During sampling of a supposedly simple MIM component, clear flow marks were visible on the surface of the sintered part. The part is a simple round component with a constant wall thickness made of a titanium alloy. Figure 1 shows the component and its defects on the surface on both the nozzle and ejector side.
The project aimed to explain the defect and to develop suitable improvements. The first step was to simulate the component taking the process settings used in production into account. In the simulation it was apparent that the surface defects were due to locally varying particle concentrations. In the area of high shear gradients, binder and particles of the normally homogeneous titanium feedstock separate. This segregation leads to different particle concentrations, which are then transported further through the component. At the surface of the component, differences in particle concentration lead to different shrinkage behavior at the latest after sintering. The surface is then no longer homogeneous, reflects the light slightly differently in all locations and the overall picture appears noisy. A lot of times, the progress of the flow front can be seen on the surface as in the current example (Fig. 1). In the simulation, the distribution of the particle concentration could be well reproduced (Fig. 2).
With the help of the simulation, not only the defect pattern was simulated, but it was also proven that the mold filling of the component and the segregation occurring in the gate lead to this defect pattern. Although initial segregation also occurs in the runner, it is still sufficiently homogenized in the runner system.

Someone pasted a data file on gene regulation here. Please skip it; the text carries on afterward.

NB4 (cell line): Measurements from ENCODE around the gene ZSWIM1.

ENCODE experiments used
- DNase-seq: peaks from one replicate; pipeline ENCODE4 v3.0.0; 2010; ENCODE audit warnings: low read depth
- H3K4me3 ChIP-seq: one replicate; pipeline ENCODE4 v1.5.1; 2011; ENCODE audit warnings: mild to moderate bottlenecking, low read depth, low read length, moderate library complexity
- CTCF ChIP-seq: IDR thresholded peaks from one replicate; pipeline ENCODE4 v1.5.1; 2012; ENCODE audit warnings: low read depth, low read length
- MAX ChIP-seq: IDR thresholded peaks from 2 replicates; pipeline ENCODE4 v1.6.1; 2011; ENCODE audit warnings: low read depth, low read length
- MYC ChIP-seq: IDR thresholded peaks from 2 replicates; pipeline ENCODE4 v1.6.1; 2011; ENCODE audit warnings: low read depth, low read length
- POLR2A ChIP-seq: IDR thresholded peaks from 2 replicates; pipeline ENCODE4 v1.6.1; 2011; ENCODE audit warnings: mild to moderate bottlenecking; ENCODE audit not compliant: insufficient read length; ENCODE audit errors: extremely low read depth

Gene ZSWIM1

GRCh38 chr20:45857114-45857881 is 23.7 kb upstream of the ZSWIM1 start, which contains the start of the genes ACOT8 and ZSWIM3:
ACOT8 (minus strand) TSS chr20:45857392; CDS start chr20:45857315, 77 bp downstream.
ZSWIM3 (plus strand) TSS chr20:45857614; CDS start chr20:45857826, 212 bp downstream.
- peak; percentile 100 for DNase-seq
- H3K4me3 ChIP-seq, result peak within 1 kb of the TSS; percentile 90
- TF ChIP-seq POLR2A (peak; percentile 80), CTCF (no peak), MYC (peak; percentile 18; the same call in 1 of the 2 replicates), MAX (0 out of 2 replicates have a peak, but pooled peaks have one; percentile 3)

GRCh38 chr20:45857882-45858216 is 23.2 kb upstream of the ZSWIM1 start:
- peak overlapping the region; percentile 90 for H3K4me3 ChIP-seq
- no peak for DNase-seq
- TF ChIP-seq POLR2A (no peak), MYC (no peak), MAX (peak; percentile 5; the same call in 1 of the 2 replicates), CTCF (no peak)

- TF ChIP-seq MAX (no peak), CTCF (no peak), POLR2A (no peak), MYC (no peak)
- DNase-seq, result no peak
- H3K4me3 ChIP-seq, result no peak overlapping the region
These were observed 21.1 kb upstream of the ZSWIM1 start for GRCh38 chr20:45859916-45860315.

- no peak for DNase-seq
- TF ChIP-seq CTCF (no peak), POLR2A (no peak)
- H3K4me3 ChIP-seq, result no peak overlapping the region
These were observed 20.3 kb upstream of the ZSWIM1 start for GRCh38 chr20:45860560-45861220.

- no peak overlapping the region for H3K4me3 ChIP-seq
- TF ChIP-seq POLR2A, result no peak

Once the component has been simulated and the problem understood, meaningful solutions can be tested with the help of a virtual DoE. In contrast to DoEs at the injection molding machine, the simulation helps to include changes inside the mold into the calculation. For this example, different process parameters of the filling phase (volume flows), as well as different gate geometries (position of the gate on the component and manifold length) were varied.
The influence of the process parameters on the segregation was evaluated based on the difference in particle concentration. A smaller value on the y-axis is equivalent to less separation and a smaller density difference at the surface of the component. The x-axis lists the various simulated parameters (Fig. 3). During the evaluation it becomes evident that the selected volume flow and thus the filling time of the component has a significant influence on the segregation. Longer filling times in this component lead to lower shear gradients in the gate and thus to reduced segregation. This in turn improves the surface quality of the finished component. The positioning of the gate also has an influence on segregation. However, there is no continuous correlation, but rather a minimum that characterizes an ideal position. A slightly off-center positioning of the connection results in the lowest segregation and thus the best surface quality. The length of the manifold has hardly any influence on the density and can therefore be selected freely.
The simulation was used to determine the best design for the gating of the component as well as good process parameters for the production. Thus, the surface quality of the component could be significantly improved.